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CHESTER SOBOL AND DOLORES M. SOBOL v. WILL ALLEN BUILDERS (12/15/76)

SUPERIOR COURT OF PENNSYLVANIA


decided: December 15, 1976.

CHESTER SOBOL AND DOLORES M. SOBOL, HIS WIFE, APPELLANTS,
v.
WILL ALLEN BUILDERS, INC.

Appeal From the Judgment entered November 17, 1975 of the Court of Common Pleas of Northampton County, Pennsylvania, Civil Action, Law Division at No. 101 May Term, 1975. No. 600 October Term, 1976.

COUNSEL

Wesley M. Wasylik, Bethlehem, for appellants.

No appearance entered nor brief submitted for appellee.

Watkins, President Judge, and Jacobs, Hoffman, Cercone, Price, Van der Voort and Spaeth, JJ.

Author: Cercone

[ 244 Pa. Super. Page 488]

This is an appeal from an order of the Court of Common Pleas of Northampton County granting appellee's motion for judgment on the pleadings. The sole issue presented in this appeal is whether a prior judgment on a jury verdict in favor of the appellee in an assumpsit action brought by appellee acts as a bar to a separate assumpsit action brought by appellant against appellee, arising out of the same contract, and pending at the time appellee brought its action. Because we agree with appellant that the prior judgment is not a bar to the instant action, we reverse the order of the lower court and remand for a determination of appellant's cause of action on its merits.

Appellants, Chester and Dolores Sobol, filed a complaint on May 3, 1974, in Northampton County in which they alleged that appellee, Will Allen Builders, Inc. failed to backfill a foundation as called for in a contract between the parties. Appellee filed a timely answer and on December 19, 1974, commenced a separate action in Northampton County alleging that appellant breached both the aforementioned contract and an additional work authorization agreement. After appellant filed a timely answer to the second action, the two actions were consolidated and went to trial on January 27, 1975.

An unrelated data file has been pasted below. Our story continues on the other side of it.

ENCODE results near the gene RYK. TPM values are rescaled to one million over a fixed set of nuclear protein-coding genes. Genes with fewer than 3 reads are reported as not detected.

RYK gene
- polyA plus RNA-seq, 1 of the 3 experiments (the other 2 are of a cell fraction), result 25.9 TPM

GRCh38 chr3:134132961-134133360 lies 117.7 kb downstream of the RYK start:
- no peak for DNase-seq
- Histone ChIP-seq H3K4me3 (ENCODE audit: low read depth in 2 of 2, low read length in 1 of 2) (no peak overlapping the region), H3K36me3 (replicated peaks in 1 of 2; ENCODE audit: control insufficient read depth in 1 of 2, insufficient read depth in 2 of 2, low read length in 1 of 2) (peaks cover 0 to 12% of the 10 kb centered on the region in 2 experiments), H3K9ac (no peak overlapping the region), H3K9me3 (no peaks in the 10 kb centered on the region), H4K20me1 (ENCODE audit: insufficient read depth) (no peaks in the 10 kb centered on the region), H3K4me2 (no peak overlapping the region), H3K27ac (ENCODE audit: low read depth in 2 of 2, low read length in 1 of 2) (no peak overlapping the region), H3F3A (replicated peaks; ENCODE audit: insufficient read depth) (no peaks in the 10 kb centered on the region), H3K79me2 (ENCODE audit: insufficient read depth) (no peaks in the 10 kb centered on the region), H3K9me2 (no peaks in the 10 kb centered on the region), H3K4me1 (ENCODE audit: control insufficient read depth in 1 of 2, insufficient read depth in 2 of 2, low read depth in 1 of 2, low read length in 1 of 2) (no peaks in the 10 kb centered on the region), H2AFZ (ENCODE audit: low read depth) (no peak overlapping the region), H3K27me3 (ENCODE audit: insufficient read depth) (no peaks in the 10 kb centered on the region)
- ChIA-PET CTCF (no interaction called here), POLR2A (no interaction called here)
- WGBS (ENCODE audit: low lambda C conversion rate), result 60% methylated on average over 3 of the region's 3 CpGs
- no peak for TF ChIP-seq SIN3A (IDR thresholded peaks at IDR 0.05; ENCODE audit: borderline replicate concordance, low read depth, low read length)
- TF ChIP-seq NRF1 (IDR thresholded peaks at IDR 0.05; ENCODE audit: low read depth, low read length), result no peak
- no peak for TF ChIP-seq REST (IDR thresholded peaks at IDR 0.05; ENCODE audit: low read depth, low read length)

After one and one-half days of trial, the trial judge declared a mistrial and appellants herein, the Sobols, petitioned to amend their complaint to conform to the facts. This petition was denied by the court and the Sobols discontinued their initial action.

[ 244 Pa. Super. Page 489]

On May 30, 1975, the action of Will Allen v. Sobol, which was not discontinued, went to trial and the jury awarded Will Allen the sum of seven hundred thirty-four dollars ($734.00). Said sum was substantially allocated by the jury for the additional work authorization agreement, but not for the basic work done pursuant to the contract.*fn1